Iraq's autistic children find a helping hand

Institute educates and socialises autistic children overlooked by Iraq's education system.

    Iraqi activist Nibras Sadoun has literally adopted the issue of autism in Iraq. While conducting field research in special education, she took in an autistic child who had been abandoned by his mother.

    Now Sadoun oversees six countrywide offices of the Al Rahman Institute, which is named after her son. The institute helps educate and socialise autistic children, who are often overlooked by Iraq's educational system.

    The government does not provide Al Rahman with any funding, but parents say the institute is a lifeline for their children.

    Al Jazeera's Jane Arraf reports from Baghdad.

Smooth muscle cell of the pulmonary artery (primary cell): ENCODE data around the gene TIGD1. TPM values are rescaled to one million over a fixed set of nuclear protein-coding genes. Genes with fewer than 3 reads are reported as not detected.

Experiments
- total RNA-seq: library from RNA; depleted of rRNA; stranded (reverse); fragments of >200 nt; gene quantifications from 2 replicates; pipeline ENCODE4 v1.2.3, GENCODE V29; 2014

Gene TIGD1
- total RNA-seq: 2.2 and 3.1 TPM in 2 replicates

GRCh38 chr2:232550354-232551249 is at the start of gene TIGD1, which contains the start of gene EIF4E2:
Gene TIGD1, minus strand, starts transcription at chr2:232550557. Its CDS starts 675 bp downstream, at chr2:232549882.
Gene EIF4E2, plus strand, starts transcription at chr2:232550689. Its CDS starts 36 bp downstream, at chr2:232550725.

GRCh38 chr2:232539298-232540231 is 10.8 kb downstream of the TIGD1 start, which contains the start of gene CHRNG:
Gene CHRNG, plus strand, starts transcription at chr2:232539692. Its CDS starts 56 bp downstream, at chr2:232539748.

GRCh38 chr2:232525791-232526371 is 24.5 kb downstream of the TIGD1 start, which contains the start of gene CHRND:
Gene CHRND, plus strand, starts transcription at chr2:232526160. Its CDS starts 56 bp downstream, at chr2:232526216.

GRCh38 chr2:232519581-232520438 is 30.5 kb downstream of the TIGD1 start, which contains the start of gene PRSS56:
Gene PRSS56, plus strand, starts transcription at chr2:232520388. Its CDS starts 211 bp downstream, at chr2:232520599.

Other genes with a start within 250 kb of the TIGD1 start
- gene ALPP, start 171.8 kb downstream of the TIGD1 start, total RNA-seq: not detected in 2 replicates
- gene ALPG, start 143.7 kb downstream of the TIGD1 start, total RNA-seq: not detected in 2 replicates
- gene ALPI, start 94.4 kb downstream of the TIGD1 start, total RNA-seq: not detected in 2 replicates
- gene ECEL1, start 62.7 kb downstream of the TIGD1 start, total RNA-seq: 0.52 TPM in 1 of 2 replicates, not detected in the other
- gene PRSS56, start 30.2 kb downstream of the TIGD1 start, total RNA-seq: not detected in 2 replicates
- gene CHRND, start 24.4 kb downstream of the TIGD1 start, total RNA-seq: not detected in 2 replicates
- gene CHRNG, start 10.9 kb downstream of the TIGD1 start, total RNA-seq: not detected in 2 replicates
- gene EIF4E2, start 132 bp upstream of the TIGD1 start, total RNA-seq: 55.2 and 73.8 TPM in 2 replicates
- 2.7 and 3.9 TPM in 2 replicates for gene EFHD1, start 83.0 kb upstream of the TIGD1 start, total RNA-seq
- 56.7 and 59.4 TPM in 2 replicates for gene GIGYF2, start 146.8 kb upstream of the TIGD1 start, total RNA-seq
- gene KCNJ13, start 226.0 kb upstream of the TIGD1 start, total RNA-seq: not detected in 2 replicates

SOURCE: Al Jazeera


    YOU MIGHT ALSO LIKE

    Interactive: How does your country vote at the UN?

    Interactive: How does your country vote at the UN?

    Explore how your country voted on global issues since 1946, as the world gears up for the 74th UN General Assembly.

    'We were forced out by the government soldiers'

    'We were forced out by the government soldiers'

    We dialled more than 35,000 random phone numbers to paint an accurate picture of displacement across South Sudan.

    Interactive: Plundering Cambodia's forests

    Interactive: Plundering Cambodia's forests

    Meet the man on a mission to take down Cambodia's timber tycoons and expose a rampant illegal cross-border trade.